Tehran Mayor Mohammad Baqer Qalibaf has withdrawn from Iran’s presidential race to back hard-line cleric Ebrahim Raisi, leaving only one prominent conservative in the contest.
In a May 15 statement published by Iranian media, Qalibaf said the decision was vital for the "preservation of the interests of the people, the revolution, and the country."
Qalibaf called on his supporters to vote for Raisi on May 19, potentially strengthening the main conservative candidate challenging incumbent President Hassan Rohani.
"I ask all my supporters around the country to use all their capacity to help my brother Raisi win the election," Qalibaf said in his statement.
But some observers said Rohani could end up benefitting from the move.
"Not all of Qalibaf's voters will shift to Raisi, as the former represents the modernist current in the principlist [conservative] camp, while the latter represents the [hard-line] ideological factions," said International Crisis Group Iran analyst Ali Vaez.
Qalibaf, 56, had been running for president for the third time after being defeated in the 2005 and 2013 votes.
“We and the people expect that this decision will pave the way for a new era of economic development," he said.
Raisi praised Qalibaf’s decision as a "revolutionary move" in remarks at a campaign rally in the south-central city of Shiraz, where his supporters thanked Qalibaf for withdrawing from the race.
"Qalibaf, Thank you. Qalibaf, Thank you," Raisi’s supporters chanted, according to a video clip posted by the hard-line Fars news agency.
Vaez believes Qalibaf probably perceived his withdrawal as a win-win.
"It allows him to avoid an embarrassing third-time defeat in a presidential race, which according to the polls seemed likely, while scoring important points with the establishment in case his withdrawal helps Raisi," Vaez said in comments e-mailed to RFE/RL.
Vaez added that Raisi, who manages one of Iran’s wealthiest state charities, still faces an uphill battle, noting that the cleric lacks executive experience and charisma.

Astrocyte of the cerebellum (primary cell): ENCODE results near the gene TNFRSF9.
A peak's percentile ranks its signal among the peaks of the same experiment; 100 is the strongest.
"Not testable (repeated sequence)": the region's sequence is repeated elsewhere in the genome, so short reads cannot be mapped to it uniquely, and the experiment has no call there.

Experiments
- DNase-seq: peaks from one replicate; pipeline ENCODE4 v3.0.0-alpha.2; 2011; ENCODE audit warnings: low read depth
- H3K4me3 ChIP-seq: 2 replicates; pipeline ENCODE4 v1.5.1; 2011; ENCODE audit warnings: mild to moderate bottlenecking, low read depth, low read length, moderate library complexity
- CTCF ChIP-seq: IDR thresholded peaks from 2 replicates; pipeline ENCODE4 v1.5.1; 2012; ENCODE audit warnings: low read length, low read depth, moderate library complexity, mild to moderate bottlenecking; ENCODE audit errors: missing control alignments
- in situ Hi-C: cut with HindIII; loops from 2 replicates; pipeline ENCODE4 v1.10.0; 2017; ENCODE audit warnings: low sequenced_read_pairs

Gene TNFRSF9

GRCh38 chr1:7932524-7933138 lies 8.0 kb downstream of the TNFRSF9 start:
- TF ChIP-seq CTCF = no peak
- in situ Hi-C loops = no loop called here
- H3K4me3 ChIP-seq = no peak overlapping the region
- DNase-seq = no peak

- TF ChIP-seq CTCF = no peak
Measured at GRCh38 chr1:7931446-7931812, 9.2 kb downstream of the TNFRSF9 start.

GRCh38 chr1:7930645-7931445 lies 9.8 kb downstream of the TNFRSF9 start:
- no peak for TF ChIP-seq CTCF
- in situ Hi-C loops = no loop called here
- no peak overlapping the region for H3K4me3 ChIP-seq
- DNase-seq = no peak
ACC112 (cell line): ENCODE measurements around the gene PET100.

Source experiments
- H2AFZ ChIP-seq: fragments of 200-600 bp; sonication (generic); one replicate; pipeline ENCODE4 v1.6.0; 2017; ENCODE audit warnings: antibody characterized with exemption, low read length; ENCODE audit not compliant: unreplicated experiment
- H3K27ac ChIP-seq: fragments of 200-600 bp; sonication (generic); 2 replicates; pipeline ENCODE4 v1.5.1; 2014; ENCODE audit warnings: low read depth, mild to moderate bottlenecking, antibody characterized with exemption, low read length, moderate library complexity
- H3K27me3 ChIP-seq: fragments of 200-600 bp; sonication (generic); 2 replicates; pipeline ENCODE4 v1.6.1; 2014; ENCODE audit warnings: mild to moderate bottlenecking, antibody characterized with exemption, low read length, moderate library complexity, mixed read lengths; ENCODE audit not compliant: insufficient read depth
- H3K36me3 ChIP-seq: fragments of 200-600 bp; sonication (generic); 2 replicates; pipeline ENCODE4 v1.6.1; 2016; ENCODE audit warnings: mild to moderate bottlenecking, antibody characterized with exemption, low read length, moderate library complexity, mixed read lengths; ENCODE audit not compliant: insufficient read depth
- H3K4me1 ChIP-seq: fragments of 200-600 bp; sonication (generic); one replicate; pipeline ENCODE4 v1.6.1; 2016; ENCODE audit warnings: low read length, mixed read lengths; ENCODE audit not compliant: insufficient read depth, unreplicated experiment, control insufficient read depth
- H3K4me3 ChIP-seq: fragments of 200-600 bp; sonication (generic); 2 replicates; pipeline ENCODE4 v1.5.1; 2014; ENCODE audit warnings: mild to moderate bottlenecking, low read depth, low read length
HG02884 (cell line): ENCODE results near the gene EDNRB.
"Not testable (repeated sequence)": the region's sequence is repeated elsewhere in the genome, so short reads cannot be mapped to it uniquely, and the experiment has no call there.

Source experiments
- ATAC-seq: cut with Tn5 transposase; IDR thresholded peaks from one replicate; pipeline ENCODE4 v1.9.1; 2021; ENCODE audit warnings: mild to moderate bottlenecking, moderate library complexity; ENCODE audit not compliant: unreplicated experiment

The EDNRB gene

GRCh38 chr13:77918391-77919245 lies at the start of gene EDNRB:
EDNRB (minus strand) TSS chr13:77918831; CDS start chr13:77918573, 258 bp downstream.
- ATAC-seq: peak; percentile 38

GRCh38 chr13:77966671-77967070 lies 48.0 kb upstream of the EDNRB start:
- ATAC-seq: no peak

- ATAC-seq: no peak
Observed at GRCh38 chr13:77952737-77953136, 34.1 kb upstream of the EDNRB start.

"His defeat would be a double-edged sword for his ambition to succeed the current supreme leader: The election would raise his profile and broaden his support-base, but it would be a setback -- albeit not a fatal one, as popularity is not the most determining factor for ascending to the pinnacle of power in the Islamic Republic," Vaez said.
Qalibaf has accused Rohani, a relative moderate, of mismanagement and of favoring rich Iranians at the expense of the poor.
Both Qalibaf and Raisi have said that Rohani has failed to translate the 2015 deal with global powers, which restricted Tehran's nuclear program in exchange for relief from economic sanctions, into a better life for Iranians.
Both have promised to create millions of jobs if elected and increase cash handouts to the poorer segments of the society.
Rohani has accused them of making unrealistic promises.
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In addition to Rohani and Raisi, Qalibaf's withdrawal leaves three other candidates in the race: Vice President Eshaq Jahangiri; who is seen as an ally of Rohani; centrist Mostafa Hashemitaba, who has said he will vote for Rohani; and conservative former Culture Minister Mostafa Mirsalim, who is far less prominent than Raisi.
In the past few days, the incumbent has received key endorsements from reformist former President Mohammad Khatami and opposition cleric Mehdi Karrubi, who has been under house arrest since 2011.
Khatami, who faces a media ban, issued a video on the Internet on May 14 urging Iranians to vote for Rohani.
"Mr. Rohani's government has been a successful one, despite all the limitations, problems, and the great expectations," Khatami said in the video.
"We should all go and vote for Rohani, for freedom in thought, logic in dialogue, law in action, securing the rights of citizens, and enforcing social and economic justice," Khatami added in the video, which was widely shared on social media.
"I urge the dear people of Iran to participate in the election and vote for their desired candidate in order to prevent inflicting more damage on the foundation of the republic," Karrubi was quoted as saying by the opposition Sahamnews website.
Karrubi was put under house arrest in February 2011 after challenging the Iranian establishment over the disputed 2009 vote and highlighting human rights abuses.
Opposition figure Mir Hossein Musavi and his wife, university professor Zahra Rahnavard, were placed under house arrest at the same time.
With reporting by RFE/RL Correspondent Golnaz Esfandiari, Fars, and ISNA